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Presence of Check‐Off Programs and Industry Concentration in the Food Manufacturing Sector

  • Lee L. Schulz
  • John M. Crespi

The authors examine industry concentration for the U.S. food manufacturing sector. This study is the first to examine whether particular subsectors within the food manufacturing industry, which operate in the presence of industry-funded check-off programs such as marketing orders, are more or less concentrated than industries without such research and marketing programs. The authors find evidence to the hypothesis that industries with demand-enhancing check-off programs have lower concentration relative to industries without these programs.

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Article provided by John Wiley & Sons, Ltd. in its journal Agribusiness.

Volume (Year): 28 (2012)
Issue (Month): 2 (03)
Pages: 148-156

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Handle: RePEc:wly:agribz:v:28:y:2012:i:2:p:148-156
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  1. Crespi, John M. & James, Jennifer S., 2007. "Bargaining rationale for cooperative generic advertising," Australian Journal of Agricultural and Resource Economics, Australian Agricultural and Resource Economics Society, vol. 51(4), December.
  2. Richards, Timothy J. & Kagan, Albert & Mischen, Pamela & Adu-Asamoah, Richard, 1996. "Marketing Order Suspensions And Fresh Lemon Retail-Fob Margins," Journal of Agricultural and Applied Economics, Southern Agricultural Economics Association, vol. 28(02), December.
  3. John M. Crespi, 2003. "The Generic Advertising Controversy: How Did We Get Here and Where Are We Going?," Review of Agricultural Economics, Agricultural and Applied Economics Association, vol. 25(2), pages 294-315.
  4. Chouinard, Hayley H. & Davis, David E. & LaFrance, Jeffrey T. & Perloff, Jeffrey M, 2005. "Milk Marketing Order Winners and Losers," Department of Agricultural & Resource Economics, UC Berkeley, Working Paper Series qt82q751hf, Department of Agricultural & Resource Economics, UC Berkeley.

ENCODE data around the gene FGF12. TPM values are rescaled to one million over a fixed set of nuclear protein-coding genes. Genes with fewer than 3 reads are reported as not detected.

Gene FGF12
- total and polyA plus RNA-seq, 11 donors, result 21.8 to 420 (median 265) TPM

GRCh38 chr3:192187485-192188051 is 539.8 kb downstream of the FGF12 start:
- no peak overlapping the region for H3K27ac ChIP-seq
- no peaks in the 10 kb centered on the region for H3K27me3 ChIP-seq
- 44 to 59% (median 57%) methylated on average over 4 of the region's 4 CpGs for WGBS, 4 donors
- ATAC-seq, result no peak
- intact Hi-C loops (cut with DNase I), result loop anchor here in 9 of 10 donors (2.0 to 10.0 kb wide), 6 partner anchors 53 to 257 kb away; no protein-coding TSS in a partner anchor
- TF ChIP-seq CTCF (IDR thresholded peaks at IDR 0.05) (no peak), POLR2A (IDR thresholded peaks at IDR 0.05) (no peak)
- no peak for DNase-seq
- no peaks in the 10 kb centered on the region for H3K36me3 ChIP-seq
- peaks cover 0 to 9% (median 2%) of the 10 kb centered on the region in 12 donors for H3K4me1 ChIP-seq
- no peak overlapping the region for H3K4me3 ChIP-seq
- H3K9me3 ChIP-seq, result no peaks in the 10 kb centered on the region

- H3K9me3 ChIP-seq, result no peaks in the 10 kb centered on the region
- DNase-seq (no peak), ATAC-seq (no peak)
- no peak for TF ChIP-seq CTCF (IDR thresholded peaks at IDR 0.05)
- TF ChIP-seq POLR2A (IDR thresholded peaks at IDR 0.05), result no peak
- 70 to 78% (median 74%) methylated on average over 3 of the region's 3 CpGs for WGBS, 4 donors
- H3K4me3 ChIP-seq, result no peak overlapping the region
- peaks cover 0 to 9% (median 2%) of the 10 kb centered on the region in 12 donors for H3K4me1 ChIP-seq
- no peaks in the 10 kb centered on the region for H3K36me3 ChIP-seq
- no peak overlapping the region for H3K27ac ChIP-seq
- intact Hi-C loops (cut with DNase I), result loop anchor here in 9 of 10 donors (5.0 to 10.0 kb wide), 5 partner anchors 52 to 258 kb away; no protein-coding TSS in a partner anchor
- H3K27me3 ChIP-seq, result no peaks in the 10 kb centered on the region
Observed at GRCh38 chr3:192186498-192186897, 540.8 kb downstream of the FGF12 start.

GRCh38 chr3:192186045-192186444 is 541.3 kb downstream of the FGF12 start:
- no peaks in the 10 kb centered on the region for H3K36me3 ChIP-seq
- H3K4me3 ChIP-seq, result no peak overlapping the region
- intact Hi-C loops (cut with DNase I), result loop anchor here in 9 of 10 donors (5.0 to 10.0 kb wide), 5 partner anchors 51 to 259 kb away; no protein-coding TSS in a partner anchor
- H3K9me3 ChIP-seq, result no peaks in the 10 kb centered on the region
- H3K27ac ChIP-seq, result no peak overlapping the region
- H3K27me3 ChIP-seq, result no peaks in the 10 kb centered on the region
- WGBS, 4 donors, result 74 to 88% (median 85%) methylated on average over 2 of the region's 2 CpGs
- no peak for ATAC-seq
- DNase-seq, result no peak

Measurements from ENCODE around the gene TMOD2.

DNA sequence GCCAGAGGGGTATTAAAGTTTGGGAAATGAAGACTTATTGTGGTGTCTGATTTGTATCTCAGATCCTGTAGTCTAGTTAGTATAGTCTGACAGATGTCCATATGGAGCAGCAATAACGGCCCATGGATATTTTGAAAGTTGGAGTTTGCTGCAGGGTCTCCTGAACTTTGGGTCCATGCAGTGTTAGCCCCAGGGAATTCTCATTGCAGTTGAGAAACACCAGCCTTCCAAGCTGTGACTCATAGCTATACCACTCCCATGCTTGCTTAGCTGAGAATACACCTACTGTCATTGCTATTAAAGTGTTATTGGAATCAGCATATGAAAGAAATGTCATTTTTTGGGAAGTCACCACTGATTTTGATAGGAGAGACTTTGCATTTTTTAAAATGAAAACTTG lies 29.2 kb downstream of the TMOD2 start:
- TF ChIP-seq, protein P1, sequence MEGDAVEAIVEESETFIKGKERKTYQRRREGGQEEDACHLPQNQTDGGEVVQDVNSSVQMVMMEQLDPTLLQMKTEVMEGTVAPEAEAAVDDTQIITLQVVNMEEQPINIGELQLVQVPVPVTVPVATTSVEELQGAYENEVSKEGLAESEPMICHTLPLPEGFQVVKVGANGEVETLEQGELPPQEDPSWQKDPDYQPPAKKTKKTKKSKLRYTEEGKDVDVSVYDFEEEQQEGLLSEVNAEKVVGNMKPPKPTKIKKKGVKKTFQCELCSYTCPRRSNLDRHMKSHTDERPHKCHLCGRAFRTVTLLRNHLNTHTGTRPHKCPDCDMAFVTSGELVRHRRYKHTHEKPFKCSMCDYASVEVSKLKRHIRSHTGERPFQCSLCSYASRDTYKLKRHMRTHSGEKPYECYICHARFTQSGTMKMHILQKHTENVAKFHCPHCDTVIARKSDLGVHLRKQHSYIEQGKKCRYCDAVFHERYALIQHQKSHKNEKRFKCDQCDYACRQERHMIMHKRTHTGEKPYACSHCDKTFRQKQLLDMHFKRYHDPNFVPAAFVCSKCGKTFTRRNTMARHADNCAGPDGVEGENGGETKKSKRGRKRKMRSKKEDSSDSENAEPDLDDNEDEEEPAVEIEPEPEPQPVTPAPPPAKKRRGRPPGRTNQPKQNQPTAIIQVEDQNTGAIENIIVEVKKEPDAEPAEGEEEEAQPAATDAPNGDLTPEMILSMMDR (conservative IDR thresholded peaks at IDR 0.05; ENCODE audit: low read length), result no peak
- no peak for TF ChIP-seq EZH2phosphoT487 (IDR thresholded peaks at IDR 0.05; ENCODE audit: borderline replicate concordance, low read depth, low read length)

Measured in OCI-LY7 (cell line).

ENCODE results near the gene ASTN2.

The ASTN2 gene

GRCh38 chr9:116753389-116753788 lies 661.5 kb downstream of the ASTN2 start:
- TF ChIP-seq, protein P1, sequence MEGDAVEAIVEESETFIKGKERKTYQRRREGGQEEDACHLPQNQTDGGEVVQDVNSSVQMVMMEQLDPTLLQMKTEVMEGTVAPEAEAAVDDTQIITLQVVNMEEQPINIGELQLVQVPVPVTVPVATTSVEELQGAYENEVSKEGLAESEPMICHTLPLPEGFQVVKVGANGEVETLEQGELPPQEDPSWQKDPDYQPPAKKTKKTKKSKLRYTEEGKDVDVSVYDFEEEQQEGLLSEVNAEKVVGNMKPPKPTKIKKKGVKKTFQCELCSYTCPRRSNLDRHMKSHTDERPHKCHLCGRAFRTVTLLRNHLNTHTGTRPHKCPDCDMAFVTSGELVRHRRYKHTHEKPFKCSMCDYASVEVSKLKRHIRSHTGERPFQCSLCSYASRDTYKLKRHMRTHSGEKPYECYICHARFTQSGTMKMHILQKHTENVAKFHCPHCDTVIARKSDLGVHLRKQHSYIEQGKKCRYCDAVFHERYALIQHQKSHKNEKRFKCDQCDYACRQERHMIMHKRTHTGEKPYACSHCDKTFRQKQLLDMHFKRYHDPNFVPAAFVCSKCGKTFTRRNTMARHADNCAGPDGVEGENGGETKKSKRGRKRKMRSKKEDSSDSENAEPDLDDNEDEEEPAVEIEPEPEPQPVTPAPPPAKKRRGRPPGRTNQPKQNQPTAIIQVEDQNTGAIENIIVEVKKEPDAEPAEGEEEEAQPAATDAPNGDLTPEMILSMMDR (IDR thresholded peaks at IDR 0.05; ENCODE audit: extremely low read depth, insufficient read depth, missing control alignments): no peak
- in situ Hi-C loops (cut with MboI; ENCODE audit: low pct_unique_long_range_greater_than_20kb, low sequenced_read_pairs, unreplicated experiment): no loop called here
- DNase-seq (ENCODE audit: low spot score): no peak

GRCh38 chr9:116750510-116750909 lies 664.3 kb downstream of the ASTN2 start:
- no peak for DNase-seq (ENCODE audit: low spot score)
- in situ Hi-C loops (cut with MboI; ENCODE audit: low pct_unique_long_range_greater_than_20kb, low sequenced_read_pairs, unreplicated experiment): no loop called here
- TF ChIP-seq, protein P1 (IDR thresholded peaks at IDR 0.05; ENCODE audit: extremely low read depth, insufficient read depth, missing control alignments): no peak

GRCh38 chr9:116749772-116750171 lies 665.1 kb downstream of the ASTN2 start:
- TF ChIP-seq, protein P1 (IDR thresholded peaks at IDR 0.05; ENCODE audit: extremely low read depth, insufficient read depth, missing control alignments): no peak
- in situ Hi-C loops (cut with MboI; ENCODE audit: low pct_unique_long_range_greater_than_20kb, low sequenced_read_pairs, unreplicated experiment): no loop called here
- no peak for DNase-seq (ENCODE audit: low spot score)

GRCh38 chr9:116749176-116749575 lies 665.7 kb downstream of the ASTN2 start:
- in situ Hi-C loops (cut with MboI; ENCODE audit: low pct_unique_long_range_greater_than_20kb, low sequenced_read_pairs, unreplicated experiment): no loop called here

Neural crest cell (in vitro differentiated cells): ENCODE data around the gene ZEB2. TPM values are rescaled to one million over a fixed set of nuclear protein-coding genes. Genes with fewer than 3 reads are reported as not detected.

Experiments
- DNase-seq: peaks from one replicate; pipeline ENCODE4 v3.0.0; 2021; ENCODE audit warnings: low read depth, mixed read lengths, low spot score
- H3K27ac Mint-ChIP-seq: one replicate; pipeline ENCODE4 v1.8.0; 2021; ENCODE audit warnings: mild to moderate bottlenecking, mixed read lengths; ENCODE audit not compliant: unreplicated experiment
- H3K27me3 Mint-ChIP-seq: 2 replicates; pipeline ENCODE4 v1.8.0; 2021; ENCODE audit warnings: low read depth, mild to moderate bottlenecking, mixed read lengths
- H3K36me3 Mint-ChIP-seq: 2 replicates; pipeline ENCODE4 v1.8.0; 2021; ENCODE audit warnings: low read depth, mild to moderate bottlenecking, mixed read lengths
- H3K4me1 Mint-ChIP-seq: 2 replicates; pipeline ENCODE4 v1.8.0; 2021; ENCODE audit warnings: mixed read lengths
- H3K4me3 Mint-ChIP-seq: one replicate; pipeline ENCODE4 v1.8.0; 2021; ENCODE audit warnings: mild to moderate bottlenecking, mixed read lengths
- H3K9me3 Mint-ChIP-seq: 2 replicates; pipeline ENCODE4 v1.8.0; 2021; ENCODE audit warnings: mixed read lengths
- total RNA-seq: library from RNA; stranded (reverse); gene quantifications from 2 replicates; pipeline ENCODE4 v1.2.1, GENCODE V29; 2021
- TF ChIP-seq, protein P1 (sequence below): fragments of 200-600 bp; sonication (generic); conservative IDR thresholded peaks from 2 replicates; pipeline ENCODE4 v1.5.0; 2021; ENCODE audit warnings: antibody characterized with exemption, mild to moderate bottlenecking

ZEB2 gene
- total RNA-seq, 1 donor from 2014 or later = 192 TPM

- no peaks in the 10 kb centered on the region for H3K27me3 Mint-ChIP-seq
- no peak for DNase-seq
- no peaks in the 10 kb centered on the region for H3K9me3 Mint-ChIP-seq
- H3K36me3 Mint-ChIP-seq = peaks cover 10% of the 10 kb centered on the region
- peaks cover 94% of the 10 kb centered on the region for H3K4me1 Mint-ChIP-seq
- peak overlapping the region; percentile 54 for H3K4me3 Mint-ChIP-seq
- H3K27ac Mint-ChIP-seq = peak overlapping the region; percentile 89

5. R. W. Ward & C. Lambert, 1993. "Generic Promotion Of Beef: Measuring The Impact Of The Us Beef Checkoff," Journal of Agricultural Economics, Wiley Blackwell, vol. 44(3), pages 456-465.
  6. Yuqing Zheng & Harry M. Kaiser, 2009. "Evaluating the effectiveness of generic advertising versus nonadvertising marketing activities on New York State milk markets," Agribusiness, John Wiley & Sons, Ltd., vol. 25(3), pages 351-368.
  7. Ippolito, Richard A & Masson, Robert T, 1978. "The Social Cost of Government Regulation of Milk," Journal of Law and Economics, University of Chicago Press, vol. 21(1), pages 33-65, April.
  8. Gary W. Williams, 1999. "Commodity checkoff programs as alternative producer investment opportunities: The case of soybeans," Agribusiness, John Wiley & Sons, Ltd., vol. 15(4), pages 539-552.
  9. Julian M. Alston & John W. Freebairn & Jennifer S. James, 2001. "Beggar-Thy-Neighbor Advertising: Theory and Application to Generic Commodity Promotion Programs," American Journal of Agricultural Economics, Agricultural and Applied Economics Association, vol. 83(4), pages 888-902.
  10. Breusch, T S & Pagan, A R, 1980. "The Lagrange Multiplier Test and Its Applications to Model Specification in Econometrics," Review of Economic Studies, Wiley Blackwell, vol. 47(1), pages 239-53, January.
  11. Tsunemasa Kawaguchi & Nobuhiro Suzuki & Harry M. Kaiser, 1997. "A Spatial Equilibrium Model for Imperfectly Competitive Milk Markets," American Journal of Agricultural Economics, Agricultural and Applied Economics Association, vol. 79(3), pages 851-859.
  12. John M. Crespi & Stéphan Marette, 2007. "The Procompetitive Effect of Demand-Enhancing Check-Off Programs," American Journal of Agricultural Economics, Agricultural and Applied Economics Association, vol. 91(2), pages 389-401.
  13. Williams, Gary W. & Capps, Oral, Jr. & Palma, Marco A., 2007. "Effectiveness of Marketing Order 906 in Promoting Sales of Texas Grapefruit and Oranges," Reports 90752, Texas A&M University, Agribusiness, Food, and Consumer Economics Research Center.
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